I’m sorry to be cynical about the GOP in general and Mitt Romney in particular but given that establishment Republicans virtually anointed Romney to be the nominee and given that at his core Romney is nothing more than a pragmatic politician who will say almost anything to get in the WH, I don’t have much hope of ever seeing him making anything close to a moral argument for free enterprise or conservatism. The only candidate that was capable of doing it was Ron Paul. It is in his DNA. He has never flip-flopped or pandered. His campaign speeches were carefully reasoned teaching sessions in which he educated a generation about what the moral argument for liberty really is. And he attracted larger crowds than any of his opponents when he was in the race. The Romney campaign is incapable of making any kind of moral argument for anything as demonstrated by its immoral and conniving tactics to dismiss the Ron Paul campaign and delegates.

  • Jerry Lynch

    “We are made for fruitful labor”–and what cost and what is the fruit? The objective of Bain was profit at any cost to labor. The objective of free enterprise is bigger bank accounts, larger and more houses, toys of all varieties, and incidentally and only maybe stimulate economic growth for the country.
    Romney represents the very worst of what we have become and most appear blind to that fact. His record, if looked at with a truly open mind, would appall the sensibilities of the devout and only titillate the likes of J.P. Morgan. He is a craven opportunist, which many will find admirable, the American Way. If one believes in social darwinism, he’s your guy.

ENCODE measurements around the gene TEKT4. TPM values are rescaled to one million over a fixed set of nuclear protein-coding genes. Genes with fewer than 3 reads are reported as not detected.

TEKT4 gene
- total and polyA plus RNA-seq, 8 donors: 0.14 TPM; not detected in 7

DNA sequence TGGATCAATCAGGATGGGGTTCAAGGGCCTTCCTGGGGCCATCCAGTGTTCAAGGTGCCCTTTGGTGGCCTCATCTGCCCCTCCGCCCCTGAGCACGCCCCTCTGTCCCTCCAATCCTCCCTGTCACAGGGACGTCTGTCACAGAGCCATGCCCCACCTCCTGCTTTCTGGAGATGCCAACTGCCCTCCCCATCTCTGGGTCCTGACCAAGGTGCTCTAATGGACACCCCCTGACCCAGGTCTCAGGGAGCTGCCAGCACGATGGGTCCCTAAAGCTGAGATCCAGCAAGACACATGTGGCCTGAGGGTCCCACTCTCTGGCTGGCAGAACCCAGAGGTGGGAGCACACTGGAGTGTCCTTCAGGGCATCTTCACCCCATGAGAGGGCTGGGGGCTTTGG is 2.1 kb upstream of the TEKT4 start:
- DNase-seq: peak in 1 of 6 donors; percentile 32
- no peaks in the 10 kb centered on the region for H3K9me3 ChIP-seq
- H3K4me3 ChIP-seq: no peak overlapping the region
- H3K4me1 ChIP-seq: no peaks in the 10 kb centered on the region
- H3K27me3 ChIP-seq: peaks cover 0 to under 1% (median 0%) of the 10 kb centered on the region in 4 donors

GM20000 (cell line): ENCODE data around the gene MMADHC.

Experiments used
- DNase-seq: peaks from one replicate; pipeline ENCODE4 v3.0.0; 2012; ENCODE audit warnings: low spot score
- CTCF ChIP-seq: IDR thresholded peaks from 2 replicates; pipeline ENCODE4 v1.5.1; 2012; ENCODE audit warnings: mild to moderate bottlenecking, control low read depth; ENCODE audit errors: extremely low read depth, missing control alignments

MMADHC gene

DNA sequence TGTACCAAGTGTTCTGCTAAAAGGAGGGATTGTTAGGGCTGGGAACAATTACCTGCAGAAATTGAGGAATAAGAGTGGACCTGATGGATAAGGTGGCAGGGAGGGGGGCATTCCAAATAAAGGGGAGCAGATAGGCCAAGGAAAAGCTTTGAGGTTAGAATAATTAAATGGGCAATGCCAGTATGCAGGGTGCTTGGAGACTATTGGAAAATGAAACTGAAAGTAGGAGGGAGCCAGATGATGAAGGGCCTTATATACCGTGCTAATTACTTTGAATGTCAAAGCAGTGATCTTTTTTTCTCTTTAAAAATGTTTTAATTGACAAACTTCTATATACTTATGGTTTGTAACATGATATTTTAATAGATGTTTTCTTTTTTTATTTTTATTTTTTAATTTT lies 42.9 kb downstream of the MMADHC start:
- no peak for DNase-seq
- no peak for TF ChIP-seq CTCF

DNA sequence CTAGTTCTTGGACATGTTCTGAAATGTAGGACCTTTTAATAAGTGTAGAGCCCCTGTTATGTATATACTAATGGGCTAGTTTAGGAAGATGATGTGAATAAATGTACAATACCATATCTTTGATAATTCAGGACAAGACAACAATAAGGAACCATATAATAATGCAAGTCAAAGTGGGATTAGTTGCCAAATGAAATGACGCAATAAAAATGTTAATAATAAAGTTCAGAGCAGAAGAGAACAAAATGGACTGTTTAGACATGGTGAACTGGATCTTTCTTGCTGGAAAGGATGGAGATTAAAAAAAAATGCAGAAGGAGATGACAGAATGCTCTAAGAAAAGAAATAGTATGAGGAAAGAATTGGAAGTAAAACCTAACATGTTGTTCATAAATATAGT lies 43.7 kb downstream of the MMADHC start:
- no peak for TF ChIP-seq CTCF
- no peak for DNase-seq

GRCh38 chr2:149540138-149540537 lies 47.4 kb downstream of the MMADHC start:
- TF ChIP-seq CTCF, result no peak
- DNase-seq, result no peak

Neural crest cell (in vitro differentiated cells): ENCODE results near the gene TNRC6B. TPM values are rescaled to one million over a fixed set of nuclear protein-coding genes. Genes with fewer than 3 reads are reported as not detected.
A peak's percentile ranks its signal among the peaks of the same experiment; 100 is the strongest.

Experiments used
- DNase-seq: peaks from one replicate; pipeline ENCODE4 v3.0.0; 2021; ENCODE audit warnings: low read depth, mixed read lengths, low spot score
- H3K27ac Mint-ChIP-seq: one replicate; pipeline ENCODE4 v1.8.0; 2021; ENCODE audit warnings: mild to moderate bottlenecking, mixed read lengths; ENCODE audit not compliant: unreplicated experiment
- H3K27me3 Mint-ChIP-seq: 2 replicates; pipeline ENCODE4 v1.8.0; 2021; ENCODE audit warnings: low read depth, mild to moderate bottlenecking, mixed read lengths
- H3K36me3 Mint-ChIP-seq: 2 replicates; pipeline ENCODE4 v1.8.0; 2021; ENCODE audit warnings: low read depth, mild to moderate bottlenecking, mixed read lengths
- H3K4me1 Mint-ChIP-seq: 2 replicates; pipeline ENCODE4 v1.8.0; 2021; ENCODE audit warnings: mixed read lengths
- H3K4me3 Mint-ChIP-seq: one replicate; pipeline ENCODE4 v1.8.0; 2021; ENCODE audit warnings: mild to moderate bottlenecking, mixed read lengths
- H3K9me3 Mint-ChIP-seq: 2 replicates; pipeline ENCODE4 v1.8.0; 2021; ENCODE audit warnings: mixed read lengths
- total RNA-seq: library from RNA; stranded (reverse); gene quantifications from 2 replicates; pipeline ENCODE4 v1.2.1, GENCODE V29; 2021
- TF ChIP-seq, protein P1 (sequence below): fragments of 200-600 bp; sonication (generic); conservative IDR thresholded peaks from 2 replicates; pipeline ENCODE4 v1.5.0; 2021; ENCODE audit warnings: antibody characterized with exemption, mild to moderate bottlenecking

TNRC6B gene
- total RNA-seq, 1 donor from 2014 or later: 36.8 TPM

I grew up hearing about “rugged individualism” and “Manifest Destiny” as if this was the only path to take, the signature character of American exceptionalism. Read every book by Ayn Rand and loved her work. Then I started reading the Bible with growing interest and became completely disillusioned with that philosophy.

    • Timothy Dalrymple

      I’m not a Randian either, at least in most respects. But I do believe — in fact I think the evidence is overwhelming — that free enterprise has brought more people out of poverty than any other system of economic organization. Giving people the freedom to create meaningful work and meaningful products, giving them the freedom to provide for their families, giving them the freedom to express their own gifts and passions, is a good thing. When Romney first worked for Bain, it was about management consulting. When he launched Bain Capital, it was about finding companies with great prospects and giving them the resources to succeed. When those companies succeed, they provide jobs for their employees and products and services for their customers. When they do not succeed, you recoup as much of the resources as possible and redirect them to another company that can survive and grow. It’s not a mystery. You say “profit at any cost to labor.” In most instances, labor is well served by profit. Profitable companies expand and employ more people and provide more compensation and benefits. Continuing to fund a sinking company is an inefficient use of capital, and does not serve the labor market well overall.

      There are certainly villains to be found in the private sector. Crony capitalists. Crooked execs. I have reservations about some forms of hedge funds and money manipulators, and I have concerns about some forms of executive compensation. But Romney has always treated his employees well, used his resources to help others, and shown integrity in his business deals. Seriously, your view of Romney is completely divorced from reality.